New Opera's Demands on the Actor

Contemporary opera has a bit of a reputation. Audience members and critics alike seem to agree that it's hit or miss (even if they can name one or two they really loved). Of course, there are several operas by great composers of the past that don't merit being staged today, but these complaints are nonetheless what you'll hear on the street after a contemporary opera has premiered. A lot of people wish that they could just see proven classics at the opera house. Why? Well, I can think of one thing that older opera has over newer opera: it is a known entity. Audiences like to know what they are getting before they walk into the hall. It's like going to the movies. Every year, a spate of "oscar contenders" comes out in the fall, but most of us don't rush to the theaters. Instead, we wait until the nominations have been released or at least until the critics have told us what to expect. On the other hand, when a new entry into the Star Wars franchise or the Marvel franchise comes out, we flock to the multiplexes in droves, because we know just what we're going to get. 

It's not only audiences that face a daunting guessing game when a new opera premieres; singing actors don't know what to expect either. Let's say you've been hired to perform in a new opera. You now want to know what to expect. What type of opera will it be? Will it be grand, in the tradition of Puccini? Will it be minimalist? Will it be a comic chamber piece for a small audience? All of these types of shows demand different approaches from the actor. 

Recently, I had the pleasure of attending Ricky Ian Gordon's fantastic new opera The House without a Christmas Tree. Walking in the door, I saw a set that belongs in a Chekhov play: a revolving house, intimate and totally realistic down to the beat up cushions on the couches. In the course of the show, the singers did housework and chatted around the kitchen table. No one used "baritone claw" or squared up to the audience for their big aria. Instead, they thoughtfully 'talked' with each other, sharing their feelings in nuanced stretches of well-acted drama. This was realism, right here on the opera stage, and it represented a kind of American light opera that owes as much to drama as to jazz or musical theater. Happily, the cast of seasoned pros was able to turn in performances worthy of a spoken-word drama you'd catch at the Alley Theater down the road. However, many of the nation's singing actors would have had no idea where to begin in employing this Stanislavsky-based method of acting.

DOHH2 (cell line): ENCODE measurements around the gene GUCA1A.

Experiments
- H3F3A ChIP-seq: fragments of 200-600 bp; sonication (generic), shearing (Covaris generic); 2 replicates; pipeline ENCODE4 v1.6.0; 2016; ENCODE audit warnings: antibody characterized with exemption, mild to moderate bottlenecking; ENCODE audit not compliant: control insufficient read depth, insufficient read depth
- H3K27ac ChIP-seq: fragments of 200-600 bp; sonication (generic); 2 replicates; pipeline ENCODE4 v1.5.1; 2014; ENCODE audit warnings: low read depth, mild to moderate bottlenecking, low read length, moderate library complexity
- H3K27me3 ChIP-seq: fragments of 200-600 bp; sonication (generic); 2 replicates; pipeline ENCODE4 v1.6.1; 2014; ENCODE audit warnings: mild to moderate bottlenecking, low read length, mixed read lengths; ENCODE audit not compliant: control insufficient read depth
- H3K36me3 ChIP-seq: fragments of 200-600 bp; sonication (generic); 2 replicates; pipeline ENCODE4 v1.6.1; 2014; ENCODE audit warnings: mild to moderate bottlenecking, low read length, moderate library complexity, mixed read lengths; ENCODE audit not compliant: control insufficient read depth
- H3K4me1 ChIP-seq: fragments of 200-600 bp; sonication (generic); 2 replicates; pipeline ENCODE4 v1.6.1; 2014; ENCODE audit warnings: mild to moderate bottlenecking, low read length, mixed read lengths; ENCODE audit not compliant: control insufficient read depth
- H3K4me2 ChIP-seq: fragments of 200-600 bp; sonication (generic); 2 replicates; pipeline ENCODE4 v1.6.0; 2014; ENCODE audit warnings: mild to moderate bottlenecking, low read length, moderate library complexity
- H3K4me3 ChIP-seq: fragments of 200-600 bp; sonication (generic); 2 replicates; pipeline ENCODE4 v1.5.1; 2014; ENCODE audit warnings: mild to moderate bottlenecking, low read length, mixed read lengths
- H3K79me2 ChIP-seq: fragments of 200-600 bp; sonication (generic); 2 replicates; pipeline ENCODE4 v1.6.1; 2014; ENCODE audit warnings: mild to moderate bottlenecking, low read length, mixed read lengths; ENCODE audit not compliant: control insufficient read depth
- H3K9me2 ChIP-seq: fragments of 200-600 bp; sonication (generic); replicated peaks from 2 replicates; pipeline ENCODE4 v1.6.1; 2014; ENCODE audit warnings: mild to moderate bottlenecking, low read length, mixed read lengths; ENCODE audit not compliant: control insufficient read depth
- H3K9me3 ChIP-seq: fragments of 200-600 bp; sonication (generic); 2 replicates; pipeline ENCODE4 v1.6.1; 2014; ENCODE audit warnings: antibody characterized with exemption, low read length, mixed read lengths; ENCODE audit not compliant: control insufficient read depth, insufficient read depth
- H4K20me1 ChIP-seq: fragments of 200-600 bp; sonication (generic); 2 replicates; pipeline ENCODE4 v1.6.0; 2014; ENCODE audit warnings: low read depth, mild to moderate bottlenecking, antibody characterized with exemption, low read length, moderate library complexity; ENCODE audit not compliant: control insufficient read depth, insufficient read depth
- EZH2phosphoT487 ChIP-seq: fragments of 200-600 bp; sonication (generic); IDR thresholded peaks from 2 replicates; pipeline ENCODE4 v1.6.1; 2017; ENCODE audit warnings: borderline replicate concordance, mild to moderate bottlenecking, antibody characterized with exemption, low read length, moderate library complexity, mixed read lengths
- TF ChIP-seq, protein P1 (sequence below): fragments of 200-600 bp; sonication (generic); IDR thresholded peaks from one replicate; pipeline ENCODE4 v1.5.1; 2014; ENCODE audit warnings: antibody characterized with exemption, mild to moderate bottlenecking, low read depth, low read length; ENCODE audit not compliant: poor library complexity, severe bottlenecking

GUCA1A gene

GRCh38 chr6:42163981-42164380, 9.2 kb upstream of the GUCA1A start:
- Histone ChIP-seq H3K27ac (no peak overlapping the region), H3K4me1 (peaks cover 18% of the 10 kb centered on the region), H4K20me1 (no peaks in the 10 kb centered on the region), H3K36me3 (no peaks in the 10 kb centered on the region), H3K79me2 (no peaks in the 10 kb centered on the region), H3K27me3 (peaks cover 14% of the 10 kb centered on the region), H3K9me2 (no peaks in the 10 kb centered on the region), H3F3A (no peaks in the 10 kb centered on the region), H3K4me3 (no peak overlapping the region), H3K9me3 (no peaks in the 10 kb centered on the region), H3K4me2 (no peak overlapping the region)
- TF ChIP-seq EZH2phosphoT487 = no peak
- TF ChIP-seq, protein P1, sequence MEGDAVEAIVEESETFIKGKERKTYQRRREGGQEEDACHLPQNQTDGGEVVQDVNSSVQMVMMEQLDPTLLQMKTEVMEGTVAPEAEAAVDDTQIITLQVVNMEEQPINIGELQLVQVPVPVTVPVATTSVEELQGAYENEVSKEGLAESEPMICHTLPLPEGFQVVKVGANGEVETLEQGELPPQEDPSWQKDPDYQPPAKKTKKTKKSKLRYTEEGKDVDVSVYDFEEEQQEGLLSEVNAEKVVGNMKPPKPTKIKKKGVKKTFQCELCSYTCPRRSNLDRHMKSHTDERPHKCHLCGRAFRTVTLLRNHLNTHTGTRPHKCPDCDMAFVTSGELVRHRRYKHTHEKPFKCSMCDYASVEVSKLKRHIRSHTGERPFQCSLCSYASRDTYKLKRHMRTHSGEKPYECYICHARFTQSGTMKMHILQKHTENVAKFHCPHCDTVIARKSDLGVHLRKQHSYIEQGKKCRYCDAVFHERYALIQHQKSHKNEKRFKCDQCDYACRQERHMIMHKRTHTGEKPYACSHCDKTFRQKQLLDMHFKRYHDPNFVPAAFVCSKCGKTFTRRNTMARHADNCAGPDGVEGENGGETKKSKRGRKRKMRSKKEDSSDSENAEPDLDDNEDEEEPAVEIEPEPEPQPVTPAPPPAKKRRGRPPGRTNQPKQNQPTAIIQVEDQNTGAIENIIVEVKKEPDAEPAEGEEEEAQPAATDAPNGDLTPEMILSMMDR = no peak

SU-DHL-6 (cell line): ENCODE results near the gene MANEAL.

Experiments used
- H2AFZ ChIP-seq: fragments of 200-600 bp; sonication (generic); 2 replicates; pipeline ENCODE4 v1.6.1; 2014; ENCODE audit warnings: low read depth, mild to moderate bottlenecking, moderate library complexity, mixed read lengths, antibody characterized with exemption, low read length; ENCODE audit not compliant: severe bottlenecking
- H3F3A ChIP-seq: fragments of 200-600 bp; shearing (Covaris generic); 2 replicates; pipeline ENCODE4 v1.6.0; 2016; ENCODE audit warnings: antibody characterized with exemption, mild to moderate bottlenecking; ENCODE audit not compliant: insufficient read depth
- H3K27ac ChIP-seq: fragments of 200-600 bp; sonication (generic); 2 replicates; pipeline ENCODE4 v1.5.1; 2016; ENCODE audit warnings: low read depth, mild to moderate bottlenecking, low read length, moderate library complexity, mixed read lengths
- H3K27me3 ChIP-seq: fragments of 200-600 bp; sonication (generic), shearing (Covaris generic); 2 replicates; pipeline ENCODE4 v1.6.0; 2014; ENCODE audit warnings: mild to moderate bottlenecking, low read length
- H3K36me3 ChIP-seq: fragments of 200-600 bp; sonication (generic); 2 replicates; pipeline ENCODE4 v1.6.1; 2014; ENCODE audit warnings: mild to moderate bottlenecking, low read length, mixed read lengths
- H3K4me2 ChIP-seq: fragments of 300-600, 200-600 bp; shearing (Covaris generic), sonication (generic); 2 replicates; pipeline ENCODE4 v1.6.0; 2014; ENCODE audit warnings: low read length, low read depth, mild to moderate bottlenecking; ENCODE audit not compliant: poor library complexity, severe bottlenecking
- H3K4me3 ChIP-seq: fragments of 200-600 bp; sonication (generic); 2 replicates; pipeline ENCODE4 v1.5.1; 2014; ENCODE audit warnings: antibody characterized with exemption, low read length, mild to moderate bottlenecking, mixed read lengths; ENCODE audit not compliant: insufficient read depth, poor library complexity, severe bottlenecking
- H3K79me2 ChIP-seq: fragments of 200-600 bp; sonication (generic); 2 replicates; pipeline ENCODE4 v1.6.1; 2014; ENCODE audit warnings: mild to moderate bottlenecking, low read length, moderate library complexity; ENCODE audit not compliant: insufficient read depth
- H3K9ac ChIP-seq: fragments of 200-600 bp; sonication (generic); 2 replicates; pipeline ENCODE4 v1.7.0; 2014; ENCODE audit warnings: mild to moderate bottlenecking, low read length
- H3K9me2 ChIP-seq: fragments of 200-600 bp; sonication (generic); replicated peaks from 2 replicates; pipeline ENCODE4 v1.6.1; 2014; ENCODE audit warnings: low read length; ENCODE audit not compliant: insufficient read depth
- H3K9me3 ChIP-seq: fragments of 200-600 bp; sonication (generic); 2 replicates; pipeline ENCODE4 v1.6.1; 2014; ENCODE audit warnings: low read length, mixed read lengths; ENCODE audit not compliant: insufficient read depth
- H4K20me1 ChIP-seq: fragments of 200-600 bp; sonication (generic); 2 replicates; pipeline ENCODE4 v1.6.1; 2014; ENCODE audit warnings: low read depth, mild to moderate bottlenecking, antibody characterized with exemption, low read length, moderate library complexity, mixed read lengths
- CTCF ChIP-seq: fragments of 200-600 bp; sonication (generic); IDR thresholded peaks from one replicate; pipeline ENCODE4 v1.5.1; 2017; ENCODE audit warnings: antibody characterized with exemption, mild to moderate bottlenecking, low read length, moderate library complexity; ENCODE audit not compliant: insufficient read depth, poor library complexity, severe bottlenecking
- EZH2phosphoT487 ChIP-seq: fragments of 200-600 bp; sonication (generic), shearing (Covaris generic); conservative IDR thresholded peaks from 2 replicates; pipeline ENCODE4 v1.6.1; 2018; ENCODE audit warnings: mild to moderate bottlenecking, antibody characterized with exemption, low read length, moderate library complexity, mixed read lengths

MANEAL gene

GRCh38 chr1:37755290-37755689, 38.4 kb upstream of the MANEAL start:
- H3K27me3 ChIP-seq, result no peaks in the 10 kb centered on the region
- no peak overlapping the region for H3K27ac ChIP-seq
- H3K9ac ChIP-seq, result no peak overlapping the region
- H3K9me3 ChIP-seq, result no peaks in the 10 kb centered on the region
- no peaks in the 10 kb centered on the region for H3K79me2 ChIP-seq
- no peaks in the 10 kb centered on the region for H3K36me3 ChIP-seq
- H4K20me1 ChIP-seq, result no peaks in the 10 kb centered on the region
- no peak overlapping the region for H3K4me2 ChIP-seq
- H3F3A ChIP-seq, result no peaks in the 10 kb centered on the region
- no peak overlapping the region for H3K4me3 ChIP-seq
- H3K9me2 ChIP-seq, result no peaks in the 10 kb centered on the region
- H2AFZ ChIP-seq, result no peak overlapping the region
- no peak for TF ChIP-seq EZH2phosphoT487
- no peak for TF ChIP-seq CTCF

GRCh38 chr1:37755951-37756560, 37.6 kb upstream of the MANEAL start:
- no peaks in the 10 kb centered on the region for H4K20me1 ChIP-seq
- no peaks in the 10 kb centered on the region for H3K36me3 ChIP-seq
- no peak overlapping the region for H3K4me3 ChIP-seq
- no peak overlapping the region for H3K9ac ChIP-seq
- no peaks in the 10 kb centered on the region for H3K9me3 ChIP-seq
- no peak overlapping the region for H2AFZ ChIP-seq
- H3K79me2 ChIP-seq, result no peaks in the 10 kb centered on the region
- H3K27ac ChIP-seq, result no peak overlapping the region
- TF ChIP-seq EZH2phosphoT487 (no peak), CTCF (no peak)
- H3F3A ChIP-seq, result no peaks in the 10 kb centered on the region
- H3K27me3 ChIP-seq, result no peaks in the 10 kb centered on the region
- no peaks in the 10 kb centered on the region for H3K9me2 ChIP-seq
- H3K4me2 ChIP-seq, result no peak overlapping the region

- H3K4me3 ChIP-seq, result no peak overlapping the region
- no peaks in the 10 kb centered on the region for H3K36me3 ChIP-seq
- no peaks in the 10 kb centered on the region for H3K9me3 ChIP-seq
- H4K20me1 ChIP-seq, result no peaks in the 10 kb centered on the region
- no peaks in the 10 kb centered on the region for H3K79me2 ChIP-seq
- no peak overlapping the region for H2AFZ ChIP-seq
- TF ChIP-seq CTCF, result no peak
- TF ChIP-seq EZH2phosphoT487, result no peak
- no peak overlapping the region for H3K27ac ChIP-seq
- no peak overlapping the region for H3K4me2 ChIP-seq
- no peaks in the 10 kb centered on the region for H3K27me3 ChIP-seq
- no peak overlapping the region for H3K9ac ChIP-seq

Lauren Snouffer and Daniel Belcher in  The House without a Christmas Tree  at HGO, 2017

Lauren Snouffer and Daniel Belcher in The House without a Christmas Tree at HGO, 2017

Here's the big point: singing actors need a toolbox. It is true that traditions like those of Stanislavsky and Meisner aren't perfect fits for opera (see my previous post), but the skills that they can provide through careful study are essential components of an actor's toolbox. Anyone without these skills, if caught in a show like The House without a Christmas Tree, had better hope they have a fantastic director like James Robinson to fashion an honest performance. Otherwise, they will find themselves pulling out tricks from the old pantomime playbook... and that's how you drive audiences away from this new and exciting kind of opera. This kind of opera demands good acting, and the music is informed and even led by the nuanced beats of the script.

At the end of La Boheme, even the most ham-fisted Rodolfo can pull a tear from the audience because Mr. Puccini has pumped the drama into the music fit to bust. A director once said to me, "you don't have to be a good actor in opera. The music does it for you." Not once did I hear a moment where Mr. Gordon used the music in this fashion. Instead, he trusted that the superb libretto by Royce Vavrek and the relaxed performances of the singing actors would build their own dramatic momentum, subtly aided and abetted by his lush harmonies until an organic climax was reached through the efforts of all. He recognizes that emotions on the stage are always payoffs to actions, not the other way around.

A final point: the actor who understands Stanislavsky or Meisner or Mamet can still do farce and pantomime, and in fact will turn in a better performance in those categories than an actor who does not. An actor who only knows pantomime and farce (that is, one who relies on preconceived, "canned" performances based on stereotype) will not be able to make the jump into the kinds of nuanced pieces that are increasingly defining contemporary American opera.